[self-interest] A question about Self encapsulation

Russell Allen mail at russell-allen.com
Fri Dec 18 00:56:47 UTC 2009

I haven't tried it, but if the availability of mirrors could be restricted
then objects should
be able to protect/encapsulate other objects either by making the slot
name something unguessable or by having the object only referred to in a

On Thu, 17 Dec 2009 16:45:58 -0200, "Jecel Assumpcao Jr"
<jecel at merlintec.com> wrote:
> Takuro Ikejiri wrote:
>> according to this page,
>> "The distinction between public and private is purely for
>> Earlier versions of Self enforced privacy (allowing only sends to self
>> to locate private slots) but this scheme was found to be unworkable."
>> My question is "what is unworkable about Self encapsulation ?".
> There was a package of features in Self 1 and 2 that were removed from
> Self 3. They were:
> - slot privacy declaration
> - parent priority
> - the "tie breaker" rule
> With parent priorities, inheritance could be used for such things as
> local name spaces for an object's slots and controlled multiple
> inheritance. With lots of small objects in a complex inheriantce graph,
> the tie breaker rule was needed to keep the number of conflicts that had
> to be manually solved by reorganizing the code as small as possible. The
> privacy declarations fit in very well with the scheme, though as Russell
> has pointed out they weren't much of a security feature.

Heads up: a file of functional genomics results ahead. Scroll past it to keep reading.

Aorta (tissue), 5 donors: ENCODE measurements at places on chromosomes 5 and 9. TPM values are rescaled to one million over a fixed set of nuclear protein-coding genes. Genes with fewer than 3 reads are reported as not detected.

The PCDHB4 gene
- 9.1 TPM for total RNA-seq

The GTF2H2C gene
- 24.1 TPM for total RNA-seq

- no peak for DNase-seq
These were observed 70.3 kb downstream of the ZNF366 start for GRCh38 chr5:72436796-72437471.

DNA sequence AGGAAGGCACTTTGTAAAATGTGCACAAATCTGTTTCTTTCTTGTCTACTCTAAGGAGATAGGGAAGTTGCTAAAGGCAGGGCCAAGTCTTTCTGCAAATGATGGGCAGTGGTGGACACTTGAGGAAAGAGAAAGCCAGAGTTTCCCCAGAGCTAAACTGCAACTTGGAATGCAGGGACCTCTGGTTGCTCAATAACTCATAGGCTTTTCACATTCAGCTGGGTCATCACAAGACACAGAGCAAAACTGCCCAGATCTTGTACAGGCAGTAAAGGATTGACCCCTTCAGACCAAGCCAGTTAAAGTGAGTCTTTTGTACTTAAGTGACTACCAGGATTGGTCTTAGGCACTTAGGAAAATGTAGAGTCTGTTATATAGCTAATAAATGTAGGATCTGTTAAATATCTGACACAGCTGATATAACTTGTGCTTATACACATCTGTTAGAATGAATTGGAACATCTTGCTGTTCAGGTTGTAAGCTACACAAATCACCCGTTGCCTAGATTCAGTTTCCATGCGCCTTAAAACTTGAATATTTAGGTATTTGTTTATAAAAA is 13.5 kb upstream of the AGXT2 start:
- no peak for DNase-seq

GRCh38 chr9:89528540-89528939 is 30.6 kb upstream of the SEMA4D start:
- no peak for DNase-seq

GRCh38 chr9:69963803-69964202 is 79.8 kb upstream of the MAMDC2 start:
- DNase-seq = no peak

> As programs grew it became more common for these features to cause a
> different slot to be found by the lookup algorithm than what the
> programmer expected. For Self 3 a far simpler scheme was adopted: all
> parents with the same priority with multiple inheritance used in very
> limitd ways and object annotations added to provide namespaces within
> objects. It would have been possible to keep enforcing the privacy
> declarations even with these changes but it was decided that they were
> probably not the best solution and so the problem should be postponed
> until a good solution could be found. They were kept as part of the
> syntax and were reflected in the new GUI (public slots have bold names).
> A variation of Self with subjective programming, called "Us", was
> designed and a crude prototype was implemented in Self. That was
> considered to be the proper solution to object encapsulation:
> http://portal.acm.org/citation.cfm?id=246311
> http://citeseerx.ist.psu.edu/viewdoc/summary?doi=
> http://www.mip.sdu.dk/~bnj/library/Us_Ungar.pdf
>> I also read  a paper ( parents are shared parts of objects:
>> Inheritance and encapsulation in SELF,1991),
>> and learned about inheritance-based encapsulation.
>> I think this approach is not good because an encapsulated module
>> cannot prohibit access from outside
>> (because an object gain access to the module by becoming a child of
>> the module).
> That paper talks about Self 1. The problem you describe is very serious
> and couldn't be solved by just patching the original model. Self 3
> wasn't a solution, but like I said above just a "rip out what didn't
> work out so well until we can think of something that will work" kind of
> thing. Us was the solution, but it isn't available so we are stuck in
> the Self 3 model for now.
> -- Jecel

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